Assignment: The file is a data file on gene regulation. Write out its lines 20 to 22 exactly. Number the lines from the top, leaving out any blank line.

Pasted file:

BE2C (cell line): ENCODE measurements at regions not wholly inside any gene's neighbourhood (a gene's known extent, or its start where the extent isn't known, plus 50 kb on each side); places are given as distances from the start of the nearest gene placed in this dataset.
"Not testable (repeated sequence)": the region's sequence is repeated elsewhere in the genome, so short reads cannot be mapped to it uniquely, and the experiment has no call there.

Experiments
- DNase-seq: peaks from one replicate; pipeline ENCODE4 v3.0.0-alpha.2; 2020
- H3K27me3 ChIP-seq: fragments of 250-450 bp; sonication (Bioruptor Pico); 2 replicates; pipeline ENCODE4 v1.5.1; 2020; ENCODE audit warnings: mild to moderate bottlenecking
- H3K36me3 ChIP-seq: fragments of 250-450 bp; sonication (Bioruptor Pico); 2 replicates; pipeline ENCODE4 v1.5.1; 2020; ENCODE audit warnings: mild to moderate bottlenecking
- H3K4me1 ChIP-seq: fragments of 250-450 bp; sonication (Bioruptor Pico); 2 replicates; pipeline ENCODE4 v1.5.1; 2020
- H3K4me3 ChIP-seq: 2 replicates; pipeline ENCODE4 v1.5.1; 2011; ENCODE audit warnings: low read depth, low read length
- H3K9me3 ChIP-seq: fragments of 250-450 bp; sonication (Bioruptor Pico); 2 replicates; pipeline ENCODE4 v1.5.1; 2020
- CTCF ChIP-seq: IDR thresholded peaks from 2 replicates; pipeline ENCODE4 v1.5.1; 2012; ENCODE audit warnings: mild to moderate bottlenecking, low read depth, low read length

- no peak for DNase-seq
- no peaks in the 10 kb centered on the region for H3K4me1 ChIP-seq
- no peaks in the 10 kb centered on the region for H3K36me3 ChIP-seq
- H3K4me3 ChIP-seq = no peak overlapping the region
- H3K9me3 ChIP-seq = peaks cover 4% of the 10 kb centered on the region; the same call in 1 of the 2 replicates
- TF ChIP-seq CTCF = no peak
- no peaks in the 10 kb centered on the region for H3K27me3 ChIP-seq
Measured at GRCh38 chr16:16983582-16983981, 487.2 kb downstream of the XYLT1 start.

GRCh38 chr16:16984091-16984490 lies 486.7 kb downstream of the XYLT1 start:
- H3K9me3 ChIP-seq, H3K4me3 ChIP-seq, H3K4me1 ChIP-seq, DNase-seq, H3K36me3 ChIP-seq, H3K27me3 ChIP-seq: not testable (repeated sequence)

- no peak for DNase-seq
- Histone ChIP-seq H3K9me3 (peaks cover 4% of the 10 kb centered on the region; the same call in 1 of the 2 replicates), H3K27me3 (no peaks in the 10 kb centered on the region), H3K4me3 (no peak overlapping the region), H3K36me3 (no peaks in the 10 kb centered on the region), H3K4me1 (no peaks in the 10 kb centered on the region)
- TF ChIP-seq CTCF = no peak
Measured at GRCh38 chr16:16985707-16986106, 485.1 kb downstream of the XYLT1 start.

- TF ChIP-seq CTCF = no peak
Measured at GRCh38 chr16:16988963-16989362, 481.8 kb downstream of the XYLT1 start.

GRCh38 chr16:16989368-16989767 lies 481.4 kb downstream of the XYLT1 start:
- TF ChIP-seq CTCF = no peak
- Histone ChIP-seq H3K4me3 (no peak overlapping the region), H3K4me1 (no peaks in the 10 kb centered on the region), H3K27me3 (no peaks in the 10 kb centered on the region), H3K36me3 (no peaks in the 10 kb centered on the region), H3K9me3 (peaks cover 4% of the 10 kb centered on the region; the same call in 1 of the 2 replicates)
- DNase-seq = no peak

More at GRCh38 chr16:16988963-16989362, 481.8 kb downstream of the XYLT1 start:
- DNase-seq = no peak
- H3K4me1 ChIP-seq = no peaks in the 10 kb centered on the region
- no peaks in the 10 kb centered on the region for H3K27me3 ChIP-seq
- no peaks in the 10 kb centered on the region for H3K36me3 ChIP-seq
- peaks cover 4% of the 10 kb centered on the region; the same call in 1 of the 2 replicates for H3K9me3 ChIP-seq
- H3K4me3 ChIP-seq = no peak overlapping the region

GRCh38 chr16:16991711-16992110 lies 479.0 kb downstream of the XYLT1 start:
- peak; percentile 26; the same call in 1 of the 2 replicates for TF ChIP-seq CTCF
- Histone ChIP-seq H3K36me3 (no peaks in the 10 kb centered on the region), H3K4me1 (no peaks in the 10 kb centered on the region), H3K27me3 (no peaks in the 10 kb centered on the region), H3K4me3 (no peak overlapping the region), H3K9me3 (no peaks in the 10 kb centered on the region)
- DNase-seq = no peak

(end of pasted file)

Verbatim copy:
- H3K9me3 ChIP-seq, H3K4me3 ChIP-seq, H3K4me1 ChIP-seq, DNase-seq, H3K36me3 ChIP-seq, H3K27me3 ChIP-seq: not testable (repeated sequence)

- no peak for DNase-seq
- Histone ChIP-seq H3K9me3 (peaks cover 4% of the 10 kb centered on the region; the same call in 1 of the 2 replicates), H3K27me3 (no peaks in the 10 kb centered on the region), H3K4me3 (no peak overlapping the region), H3K36me3 (no peaks in the 10 kb centered on the region), H3K4me1 (no peaks in the 10 kb centered on the region)